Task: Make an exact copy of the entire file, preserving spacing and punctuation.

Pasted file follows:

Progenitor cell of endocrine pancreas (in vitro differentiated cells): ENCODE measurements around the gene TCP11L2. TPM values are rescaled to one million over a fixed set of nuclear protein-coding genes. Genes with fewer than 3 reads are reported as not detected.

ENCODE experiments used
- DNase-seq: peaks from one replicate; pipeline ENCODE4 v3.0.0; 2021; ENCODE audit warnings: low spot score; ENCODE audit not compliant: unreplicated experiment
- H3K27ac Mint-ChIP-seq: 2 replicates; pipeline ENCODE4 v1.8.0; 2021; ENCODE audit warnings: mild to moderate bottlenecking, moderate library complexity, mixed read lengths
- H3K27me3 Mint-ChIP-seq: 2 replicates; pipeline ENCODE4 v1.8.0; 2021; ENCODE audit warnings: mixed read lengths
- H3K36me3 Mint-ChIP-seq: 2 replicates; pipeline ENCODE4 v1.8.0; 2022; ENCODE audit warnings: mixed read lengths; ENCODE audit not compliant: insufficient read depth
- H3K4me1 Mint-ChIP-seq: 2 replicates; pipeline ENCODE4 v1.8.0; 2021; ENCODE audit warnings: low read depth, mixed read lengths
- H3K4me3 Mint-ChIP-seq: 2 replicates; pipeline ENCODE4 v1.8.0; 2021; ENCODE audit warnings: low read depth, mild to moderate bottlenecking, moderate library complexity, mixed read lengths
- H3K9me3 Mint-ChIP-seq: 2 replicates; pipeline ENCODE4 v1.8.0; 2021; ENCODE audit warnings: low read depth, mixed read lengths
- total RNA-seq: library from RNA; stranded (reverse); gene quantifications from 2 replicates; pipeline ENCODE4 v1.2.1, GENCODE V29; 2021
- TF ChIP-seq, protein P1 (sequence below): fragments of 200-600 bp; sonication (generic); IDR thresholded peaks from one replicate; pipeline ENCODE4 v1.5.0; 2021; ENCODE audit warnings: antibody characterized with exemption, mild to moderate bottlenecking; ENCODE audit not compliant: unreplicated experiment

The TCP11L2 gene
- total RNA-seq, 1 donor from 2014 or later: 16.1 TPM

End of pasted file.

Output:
Progenitor cell of endocrine pancreas (in vitro differentiated cells): ENCODE measurements around the gene TCP11L2. TPM values are rescaled to one million over a fixed set of nuclear protein-coding genes. Genes with fewer than 3 reads are reported as not detected.

ENCODE experiments used
- DNase-seq: peaks from one replicate; pipeline ENCODE4 v3.0.0; 2021; ENCODE audit warnings: low spot score; ENCODE audit not compliant: unreplicated experiment
- H3K27ac Mint-ChIP-seq: 2 replicates; pipeline ENCODE4 v1.8.0; 2021; ENCODE audit warnings: mild to moderate bottlenecking, moderate library complexity, mixed read lengths
- H3K27me3 Mint-ChIP-seq: 2 replicates; pipeline ENCODE4 v1.8.0; 2021; ENCODE audit warnings: mixed read lengths
- H3K36me3 Mint-ChIP-seq: 2 replicates; pipeline ENCODE4 v1.8.0; 2022; ENCODE audit warnings: mixed read lengths; ENCODE audit not compliant: insufficient read depth
- H3K4me1 Mint-ChIP-seq: 2 replicates; pipeline ENCODE4 v1.8.0; 2021; ENCODE audit warnings: low read depth, mixed read lengths
- H3K4me3 Mint-ChIP-seq: 2 replicates; pipeline ENCODE4 v1.8.0; 2021; ENCODE audit warnings: low read depth, mild to moderate bottlenecking, moderate library complexity, mixed read lengths
- H3K9me3 Mint-ChIP-seq: 2 replicates; pipeline ENCODE4 v1.8.0; 2021; ENCODE audit warnings: low read depth, mixed read lengths
- total RNA-seq: library from RNA; stranded (reverse); gene quantifications from 2 replicates; pipeline ENCODE4 v1.2.1, GENCODE V29; 2021
- TF ChIP-seq, protein P1 (sequence below): fragments of 200-600 bp; sonication (generic); IDR thresholded peaks from one replicate; pipeline ENCODE4 v1.5.0; 2021; ENCODE audit warnings: antibody characterized with exemption, mild to moderate bottlenecking; ENCODE audit not compliant: unreplicated experiment

The TCP11L2 gene
- total RNA-seq, 1 donor from 2014 or later: 16.1 TPM